Faced with the prospect of losing a sizable chunk of its ad business to Microsoft, Google has, apparently, made AOL a counteroffer it can’t refuse. According to media reports, Google will give Time-Warner, AOL’s beleaguered owner, a cool billion in return for a 5 percent stake in AOL. It will also give AOL the privilege of selling ads that will run on Google’s search network, which up to now has been restricted to ads sold by Google. Finally, in a concession that apparently clinched the deal, Google will give AOL ad content special treatment, according to the New York Times:
Google, which prides itself on the purity of its search results, agreed to give favored placement to content from AOL throughout its site, something it has never done before.
So much for the purity of the algorithm.
In isolation, the deal seems to be good news for Google – it’s going to make it harder for Microsoft to build up its own ad service and challenge Google’s nascent monopoly. But the deal may not be an isolated event. The question is: How many more deals will Google need to cut with advertisers and publishers in the future? Is this deal a sign that Google is consolidating its power or losing it?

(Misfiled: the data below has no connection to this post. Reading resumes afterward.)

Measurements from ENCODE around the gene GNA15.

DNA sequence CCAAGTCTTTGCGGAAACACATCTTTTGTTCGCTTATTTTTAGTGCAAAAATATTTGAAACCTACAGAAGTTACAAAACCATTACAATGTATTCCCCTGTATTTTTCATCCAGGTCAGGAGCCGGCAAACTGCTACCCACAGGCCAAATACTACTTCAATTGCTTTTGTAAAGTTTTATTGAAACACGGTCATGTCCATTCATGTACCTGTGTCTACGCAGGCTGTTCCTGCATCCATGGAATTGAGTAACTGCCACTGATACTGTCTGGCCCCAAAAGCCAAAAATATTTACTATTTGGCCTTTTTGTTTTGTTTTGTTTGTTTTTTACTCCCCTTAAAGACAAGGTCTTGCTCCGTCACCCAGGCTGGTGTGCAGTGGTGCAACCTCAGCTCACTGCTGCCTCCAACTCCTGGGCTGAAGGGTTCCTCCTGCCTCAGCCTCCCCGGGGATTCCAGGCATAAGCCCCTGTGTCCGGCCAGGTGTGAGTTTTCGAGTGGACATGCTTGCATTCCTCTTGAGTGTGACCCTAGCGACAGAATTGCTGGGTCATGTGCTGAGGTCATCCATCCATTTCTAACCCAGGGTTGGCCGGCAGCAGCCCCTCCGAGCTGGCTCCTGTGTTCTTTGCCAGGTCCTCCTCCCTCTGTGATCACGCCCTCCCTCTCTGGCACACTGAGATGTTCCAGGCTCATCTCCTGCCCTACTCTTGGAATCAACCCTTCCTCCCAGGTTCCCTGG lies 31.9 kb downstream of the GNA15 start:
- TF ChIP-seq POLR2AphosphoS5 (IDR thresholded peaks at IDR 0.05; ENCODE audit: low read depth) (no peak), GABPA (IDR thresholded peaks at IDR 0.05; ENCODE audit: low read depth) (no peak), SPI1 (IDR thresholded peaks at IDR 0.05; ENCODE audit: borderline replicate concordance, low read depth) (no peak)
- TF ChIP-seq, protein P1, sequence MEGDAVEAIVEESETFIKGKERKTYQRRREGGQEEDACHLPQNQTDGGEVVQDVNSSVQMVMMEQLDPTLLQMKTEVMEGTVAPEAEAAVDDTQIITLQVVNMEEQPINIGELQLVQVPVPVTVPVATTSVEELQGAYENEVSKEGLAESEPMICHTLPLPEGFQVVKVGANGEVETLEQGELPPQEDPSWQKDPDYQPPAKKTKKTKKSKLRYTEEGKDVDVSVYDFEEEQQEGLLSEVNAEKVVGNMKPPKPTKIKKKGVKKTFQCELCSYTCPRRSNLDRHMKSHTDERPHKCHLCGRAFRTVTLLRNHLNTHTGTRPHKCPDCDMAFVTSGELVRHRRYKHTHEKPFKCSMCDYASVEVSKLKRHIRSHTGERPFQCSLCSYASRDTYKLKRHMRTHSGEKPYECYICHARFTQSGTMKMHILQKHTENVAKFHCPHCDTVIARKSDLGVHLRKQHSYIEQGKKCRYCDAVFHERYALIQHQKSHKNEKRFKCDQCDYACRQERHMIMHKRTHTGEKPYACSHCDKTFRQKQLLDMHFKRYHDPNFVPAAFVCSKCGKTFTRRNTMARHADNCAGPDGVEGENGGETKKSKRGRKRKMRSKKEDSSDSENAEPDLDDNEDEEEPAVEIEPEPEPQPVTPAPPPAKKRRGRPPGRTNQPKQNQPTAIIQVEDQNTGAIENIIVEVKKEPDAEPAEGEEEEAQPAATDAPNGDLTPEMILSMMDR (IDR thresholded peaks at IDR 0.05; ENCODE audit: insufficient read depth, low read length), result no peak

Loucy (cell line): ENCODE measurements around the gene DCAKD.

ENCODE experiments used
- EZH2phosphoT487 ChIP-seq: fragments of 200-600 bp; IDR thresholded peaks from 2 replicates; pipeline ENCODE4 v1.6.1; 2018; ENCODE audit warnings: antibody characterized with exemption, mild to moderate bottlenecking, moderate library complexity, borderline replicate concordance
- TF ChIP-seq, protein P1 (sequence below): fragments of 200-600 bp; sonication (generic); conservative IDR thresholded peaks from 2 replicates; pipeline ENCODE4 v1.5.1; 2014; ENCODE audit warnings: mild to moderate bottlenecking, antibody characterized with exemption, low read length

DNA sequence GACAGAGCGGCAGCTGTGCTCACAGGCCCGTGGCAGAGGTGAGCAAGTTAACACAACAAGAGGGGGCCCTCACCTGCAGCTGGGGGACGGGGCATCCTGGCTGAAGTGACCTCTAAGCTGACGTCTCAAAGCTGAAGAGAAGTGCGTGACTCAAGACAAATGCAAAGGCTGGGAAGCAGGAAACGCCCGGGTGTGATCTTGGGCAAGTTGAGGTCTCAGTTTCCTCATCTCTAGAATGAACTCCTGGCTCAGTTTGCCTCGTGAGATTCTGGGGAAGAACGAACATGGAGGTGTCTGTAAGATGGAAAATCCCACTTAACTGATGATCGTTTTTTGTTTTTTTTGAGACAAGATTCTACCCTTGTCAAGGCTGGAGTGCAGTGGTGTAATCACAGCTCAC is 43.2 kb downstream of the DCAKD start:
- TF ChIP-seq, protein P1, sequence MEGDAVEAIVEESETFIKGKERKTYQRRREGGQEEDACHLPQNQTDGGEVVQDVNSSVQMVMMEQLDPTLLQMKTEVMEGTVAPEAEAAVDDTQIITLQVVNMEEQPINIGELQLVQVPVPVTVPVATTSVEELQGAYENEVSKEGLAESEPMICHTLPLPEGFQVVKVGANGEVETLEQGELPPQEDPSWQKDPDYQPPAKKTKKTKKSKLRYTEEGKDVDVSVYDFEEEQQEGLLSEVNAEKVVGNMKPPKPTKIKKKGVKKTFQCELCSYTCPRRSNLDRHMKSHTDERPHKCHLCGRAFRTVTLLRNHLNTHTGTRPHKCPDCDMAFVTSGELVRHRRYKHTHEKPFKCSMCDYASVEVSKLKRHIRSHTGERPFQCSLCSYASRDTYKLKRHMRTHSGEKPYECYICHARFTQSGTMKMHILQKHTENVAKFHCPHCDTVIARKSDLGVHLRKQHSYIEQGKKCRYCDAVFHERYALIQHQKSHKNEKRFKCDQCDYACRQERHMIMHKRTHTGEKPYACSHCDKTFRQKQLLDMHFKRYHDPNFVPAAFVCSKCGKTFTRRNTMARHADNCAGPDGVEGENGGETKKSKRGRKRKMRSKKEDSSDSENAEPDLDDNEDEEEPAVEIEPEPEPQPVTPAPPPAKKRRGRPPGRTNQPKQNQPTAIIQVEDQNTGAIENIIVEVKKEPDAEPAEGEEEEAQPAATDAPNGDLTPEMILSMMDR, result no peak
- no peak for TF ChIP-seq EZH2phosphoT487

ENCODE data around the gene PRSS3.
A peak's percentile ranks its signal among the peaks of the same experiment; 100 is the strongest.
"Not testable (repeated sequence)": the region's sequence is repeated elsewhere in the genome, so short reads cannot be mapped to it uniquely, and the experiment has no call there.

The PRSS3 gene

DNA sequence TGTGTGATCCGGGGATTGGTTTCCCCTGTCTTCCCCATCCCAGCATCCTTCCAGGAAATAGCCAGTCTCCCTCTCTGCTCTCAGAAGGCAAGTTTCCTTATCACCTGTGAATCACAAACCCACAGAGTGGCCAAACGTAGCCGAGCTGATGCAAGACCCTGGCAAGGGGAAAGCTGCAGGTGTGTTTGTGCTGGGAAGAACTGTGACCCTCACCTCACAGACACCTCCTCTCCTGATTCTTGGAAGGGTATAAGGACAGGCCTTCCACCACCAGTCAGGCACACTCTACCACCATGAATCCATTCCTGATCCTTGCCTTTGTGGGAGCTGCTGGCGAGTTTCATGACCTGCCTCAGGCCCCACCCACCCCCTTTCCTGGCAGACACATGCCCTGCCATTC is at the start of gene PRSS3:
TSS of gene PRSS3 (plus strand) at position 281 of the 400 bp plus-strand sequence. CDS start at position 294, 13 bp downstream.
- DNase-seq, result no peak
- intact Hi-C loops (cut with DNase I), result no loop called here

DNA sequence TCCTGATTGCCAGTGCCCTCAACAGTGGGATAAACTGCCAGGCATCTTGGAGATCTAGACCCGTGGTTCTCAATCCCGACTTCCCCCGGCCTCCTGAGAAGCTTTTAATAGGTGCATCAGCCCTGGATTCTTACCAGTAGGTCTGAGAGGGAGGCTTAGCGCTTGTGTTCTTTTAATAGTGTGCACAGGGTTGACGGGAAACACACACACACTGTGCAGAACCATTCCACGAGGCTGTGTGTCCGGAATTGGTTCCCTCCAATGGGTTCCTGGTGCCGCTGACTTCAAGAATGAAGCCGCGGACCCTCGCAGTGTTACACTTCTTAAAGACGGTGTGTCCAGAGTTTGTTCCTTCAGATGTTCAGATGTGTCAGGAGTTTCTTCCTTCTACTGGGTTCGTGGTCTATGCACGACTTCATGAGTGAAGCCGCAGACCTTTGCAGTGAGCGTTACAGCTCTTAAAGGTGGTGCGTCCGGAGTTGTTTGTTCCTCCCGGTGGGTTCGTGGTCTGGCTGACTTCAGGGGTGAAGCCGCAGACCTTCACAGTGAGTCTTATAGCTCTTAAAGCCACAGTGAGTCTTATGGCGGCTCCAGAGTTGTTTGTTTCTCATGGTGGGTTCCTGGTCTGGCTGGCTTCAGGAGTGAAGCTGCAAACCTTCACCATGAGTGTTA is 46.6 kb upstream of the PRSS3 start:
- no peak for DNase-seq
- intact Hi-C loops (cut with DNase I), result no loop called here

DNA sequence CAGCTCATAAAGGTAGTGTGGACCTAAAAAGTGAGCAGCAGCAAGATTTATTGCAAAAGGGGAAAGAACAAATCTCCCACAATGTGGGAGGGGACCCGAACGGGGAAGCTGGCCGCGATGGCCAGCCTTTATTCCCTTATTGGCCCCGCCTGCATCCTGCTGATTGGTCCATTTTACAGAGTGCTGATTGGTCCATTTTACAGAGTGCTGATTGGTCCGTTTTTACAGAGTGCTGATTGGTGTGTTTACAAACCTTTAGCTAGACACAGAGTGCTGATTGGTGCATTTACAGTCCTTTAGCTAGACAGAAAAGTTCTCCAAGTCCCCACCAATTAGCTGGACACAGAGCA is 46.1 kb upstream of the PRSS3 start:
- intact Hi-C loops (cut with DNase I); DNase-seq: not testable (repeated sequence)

UPDATE: A Washington Post piece has more details on the deal, including how Google will subsidize AOL ads on its network through a “substantial fixed-dollar budget.”
UPDATE 2: For the record, both the Times article and the Post article have now been revised. The Post’s new version omits the sentence I quoted from. (The disappeared sentence originally read “AOL will also be given a substantial fixed-dollar budget from Google to purchase advertising to promote the Internet service.”) The Times’s new version changes the sentence I quoted to read “Google has agreed to give AOL ads special placement on its site, something it has not done before. Until now, Google prided itself on its auction system for ads, which treated small businesses on an equal footing with its largest customers.”